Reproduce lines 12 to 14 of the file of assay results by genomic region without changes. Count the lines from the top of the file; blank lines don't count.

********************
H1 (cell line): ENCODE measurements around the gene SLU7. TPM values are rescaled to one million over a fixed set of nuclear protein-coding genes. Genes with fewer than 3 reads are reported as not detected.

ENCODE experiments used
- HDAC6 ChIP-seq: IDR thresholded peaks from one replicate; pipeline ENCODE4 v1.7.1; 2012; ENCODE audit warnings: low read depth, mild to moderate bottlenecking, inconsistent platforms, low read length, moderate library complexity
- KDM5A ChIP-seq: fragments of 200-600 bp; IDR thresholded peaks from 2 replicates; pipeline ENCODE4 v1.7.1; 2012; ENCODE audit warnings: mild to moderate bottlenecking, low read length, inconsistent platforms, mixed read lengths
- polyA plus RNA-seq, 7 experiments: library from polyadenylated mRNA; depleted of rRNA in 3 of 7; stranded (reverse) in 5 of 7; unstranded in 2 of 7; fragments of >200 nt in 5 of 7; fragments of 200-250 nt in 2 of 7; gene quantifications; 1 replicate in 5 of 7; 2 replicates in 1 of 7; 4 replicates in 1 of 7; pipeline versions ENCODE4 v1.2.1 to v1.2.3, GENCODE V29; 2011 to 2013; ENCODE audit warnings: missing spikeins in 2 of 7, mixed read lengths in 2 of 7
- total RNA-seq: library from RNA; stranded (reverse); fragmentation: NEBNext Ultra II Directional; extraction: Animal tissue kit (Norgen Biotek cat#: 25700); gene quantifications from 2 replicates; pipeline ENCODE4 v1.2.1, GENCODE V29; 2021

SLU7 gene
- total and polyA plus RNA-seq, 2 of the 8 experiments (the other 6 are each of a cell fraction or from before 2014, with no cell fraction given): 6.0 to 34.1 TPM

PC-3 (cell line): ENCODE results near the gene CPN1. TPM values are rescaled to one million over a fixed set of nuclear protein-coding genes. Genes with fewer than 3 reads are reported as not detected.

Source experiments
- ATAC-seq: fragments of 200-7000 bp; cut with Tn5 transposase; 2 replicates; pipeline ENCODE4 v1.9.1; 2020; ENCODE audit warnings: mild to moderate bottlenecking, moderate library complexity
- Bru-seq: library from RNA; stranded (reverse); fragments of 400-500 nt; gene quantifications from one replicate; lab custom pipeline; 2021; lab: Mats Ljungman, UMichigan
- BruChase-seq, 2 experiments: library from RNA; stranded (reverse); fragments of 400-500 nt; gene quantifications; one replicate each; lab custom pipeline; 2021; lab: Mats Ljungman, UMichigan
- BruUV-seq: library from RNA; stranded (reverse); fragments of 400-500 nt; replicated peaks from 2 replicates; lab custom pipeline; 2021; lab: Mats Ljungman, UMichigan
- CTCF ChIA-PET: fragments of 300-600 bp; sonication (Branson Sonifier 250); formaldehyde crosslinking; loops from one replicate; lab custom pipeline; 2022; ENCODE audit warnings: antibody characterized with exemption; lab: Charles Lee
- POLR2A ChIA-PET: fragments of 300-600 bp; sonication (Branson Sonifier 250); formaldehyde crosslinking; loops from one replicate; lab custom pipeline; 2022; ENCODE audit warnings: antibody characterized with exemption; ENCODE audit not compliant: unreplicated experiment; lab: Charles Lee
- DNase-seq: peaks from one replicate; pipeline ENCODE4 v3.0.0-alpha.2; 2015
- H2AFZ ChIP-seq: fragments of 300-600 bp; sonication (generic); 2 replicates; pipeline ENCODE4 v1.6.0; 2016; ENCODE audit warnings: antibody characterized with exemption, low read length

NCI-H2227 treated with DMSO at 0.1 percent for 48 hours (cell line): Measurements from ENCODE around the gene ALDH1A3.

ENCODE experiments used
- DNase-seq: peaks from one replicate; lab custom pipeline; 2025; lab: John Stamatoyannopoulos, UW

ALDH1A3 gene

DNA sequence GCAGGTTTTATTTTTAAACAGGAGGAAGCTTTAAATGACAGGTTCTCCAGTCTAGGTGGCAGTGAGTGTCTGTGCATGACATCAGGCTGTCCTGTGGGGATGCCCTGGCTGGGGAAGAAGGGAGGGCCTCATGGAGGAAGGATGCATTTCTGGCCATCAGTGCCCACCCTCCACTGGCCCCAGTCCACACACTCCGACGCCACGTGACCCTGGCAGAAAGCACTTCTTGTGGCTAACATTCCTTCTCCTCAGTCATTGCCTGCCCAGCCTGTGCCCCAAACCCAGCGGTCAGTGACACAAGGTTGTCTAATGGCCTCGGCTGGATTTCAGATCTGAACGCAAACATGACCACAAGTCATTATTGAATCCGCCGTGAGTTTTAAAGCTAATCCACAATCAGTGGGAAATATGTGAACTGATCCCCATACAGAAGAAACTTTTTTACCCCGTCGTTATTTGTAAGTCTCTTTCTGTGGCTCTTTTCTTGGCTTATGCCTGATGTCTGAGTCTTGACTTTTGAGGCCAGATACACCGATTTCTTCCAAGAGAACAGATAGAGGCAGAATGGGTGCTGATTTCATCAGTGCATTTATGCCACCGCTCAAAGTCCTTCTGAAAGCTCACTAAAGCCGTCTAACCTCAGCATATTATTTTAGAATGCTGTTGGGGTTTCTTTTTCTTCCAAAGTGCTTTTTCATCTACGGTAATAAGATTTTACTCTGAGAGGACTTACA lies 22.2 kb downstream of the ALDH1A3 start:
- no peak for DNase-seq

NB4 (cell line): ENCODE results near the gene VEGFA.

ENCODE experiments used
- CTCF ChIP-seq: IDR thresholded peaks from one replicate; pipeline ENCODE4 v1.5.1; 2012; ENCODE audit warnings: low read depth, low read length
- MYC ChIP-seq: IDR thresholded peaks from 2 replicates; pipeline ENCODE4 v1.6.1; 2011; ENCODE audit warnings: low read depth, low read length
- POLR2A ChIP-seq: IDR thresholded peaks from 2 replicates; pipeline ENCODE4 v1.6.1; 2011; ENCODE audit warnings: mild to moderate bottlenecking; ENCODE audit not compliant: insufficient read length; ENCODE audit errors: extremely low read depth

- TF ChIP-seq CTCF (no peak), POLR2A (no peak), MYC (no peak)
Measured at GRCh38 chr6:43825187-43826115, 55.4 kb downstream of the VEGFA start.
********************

- Bru-seq: library from RNA; stranded (reverse); fragments of 400-500 nt; gene quantifications from one replicate; lab custom pipeline; 2021; lab: Mats Ljungman, UMichigan
- BruChase-seq, 2 experiments: library from RNA; stranded (reverse); fragments of 400-500 nt; gene quantifications; one replicate each; lab custom pipeline; 2021; lab: Mats Ljungman, UMichigan
- BruUV-seq: library from RNA; stranded (reverse); fragments of 400-500 nt; replicated peaks from 2 replicates; lab custom pipeline; 2021; lab: Mats Ljungman, UMichigan